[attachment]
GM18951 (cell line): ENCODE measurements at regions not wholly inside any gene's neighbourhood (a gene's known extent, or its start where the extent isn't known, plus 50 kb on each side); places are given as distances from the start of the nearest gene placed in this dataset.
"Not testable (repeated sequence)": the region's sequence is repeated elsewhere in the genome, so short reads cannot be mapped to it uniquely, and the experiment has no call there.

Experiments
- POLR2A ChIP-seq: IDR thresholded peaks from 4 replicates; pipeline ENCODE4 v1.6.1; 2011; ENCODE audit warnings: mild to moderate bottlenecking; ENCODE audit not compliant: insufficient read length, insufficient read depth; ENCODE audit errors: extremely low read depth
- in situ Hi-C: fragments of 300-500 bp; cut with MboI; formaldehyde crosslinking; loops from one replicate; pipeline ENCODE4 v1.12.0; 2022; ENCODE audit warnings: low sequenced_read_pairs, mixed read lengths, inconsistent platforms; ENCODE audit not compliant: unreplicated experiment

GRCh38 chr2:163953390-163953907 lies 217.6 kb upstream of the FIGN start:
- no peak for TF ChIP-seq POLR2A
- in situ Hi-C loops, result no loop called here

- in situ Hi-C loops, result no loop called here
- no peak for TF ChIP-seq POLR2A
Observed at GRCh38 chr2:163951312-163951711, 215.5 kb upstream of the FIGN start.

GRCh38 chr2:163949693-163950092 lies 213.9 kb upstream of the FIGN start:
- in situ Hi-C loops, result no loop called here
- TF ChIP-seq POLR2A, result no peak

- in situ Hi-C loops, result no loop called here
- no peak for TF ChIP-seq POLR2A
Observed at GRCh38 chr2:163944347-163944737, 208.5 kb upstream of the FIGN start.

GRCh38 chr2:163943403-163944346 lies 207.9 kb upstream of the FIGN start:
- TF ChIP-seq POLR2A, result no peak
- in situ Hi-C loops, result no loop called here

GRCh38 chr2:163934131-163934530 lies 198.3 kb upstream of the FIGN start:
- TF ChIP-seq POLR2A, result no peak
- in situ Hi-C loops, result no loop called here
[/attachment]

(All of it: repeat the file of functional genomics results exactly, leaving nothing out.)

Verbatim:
GM18951 (cell line): ENCODE measurements at regions not wholly inside any gene's neighbourhood (a gene's known extent, or its start where the extent isn't known, plus 50 kb on each side); places are given as distances from the start of the nearest gene placed in this dataset.
"Not testable (repeated sequence)": the region's sequence is repeated elsewhere in the genome, so short reads cannot be mapped to it uniquely, and the experiment has no call there.

Experiments
- POLR2A ChIP-seq: IDR thresholded peaks from 4 replicates; pipeline ENCODE4 v1.6.1; 2011; ENCODE audit warnings: mild to moderate bottlenecking; ENCODE audit not compliant: insufficient read length, insufficient read depth; ENCODE audit errors: extremely low read depth
- in situ Hi-C: fragments of 300-500 bp; cut with MboI; formaldehyde crosslinking; loops from one replicate; pipeline ENCODE4 v1.12.0; 2022; ENCODE audit warnings: low sequenced_read_pairs, mixed read lengths, inconsistent platforms; ENCODE audit not compliant: unreplicated experiment

GRCh38 chr2:163953390-163953907 lies 217.6 kb upstream of the FIGN start:
- no peak for TF ChIP-seq POLR2A
- in situ Hi-C loops, result no loop called here

- in situ Hi-C loops, result no loop called here
- no peak for TF ChIP-seq POLR2A
Observed at GRCh38 chr2:163951312-163951711, 215.5 kb upstream of the FIGN start.

GRCh38 chr2:163949693-163950092 lies 213.9 kb upstream of the FIGN start:
- in situ Hi-C loops, result no loop called here
- TF ChIP-seq POLR2A, result no peak

- in situ Hi-C loops, result no loop called here
- no peak for TF ChIP-seq POLR2A
Observed at GRCh38 chr2:163944347-163944737, 208.5 kb upstream of the FIGN start.

GRCh38 chr2:163943403-163944346 lies 207.9 kb upstream of the FIGN start:
- TF ChIP-seq POLR2A, result no peak
- in situ Hi-C loops, result no loop called here

GRCh38 chr2:163934131-163934530 lies 198.3 kb upstream of the FIGN start:
- TF ChIP-seq POLR2A, result no peak
- in situ Hi-C loops, result no loop called here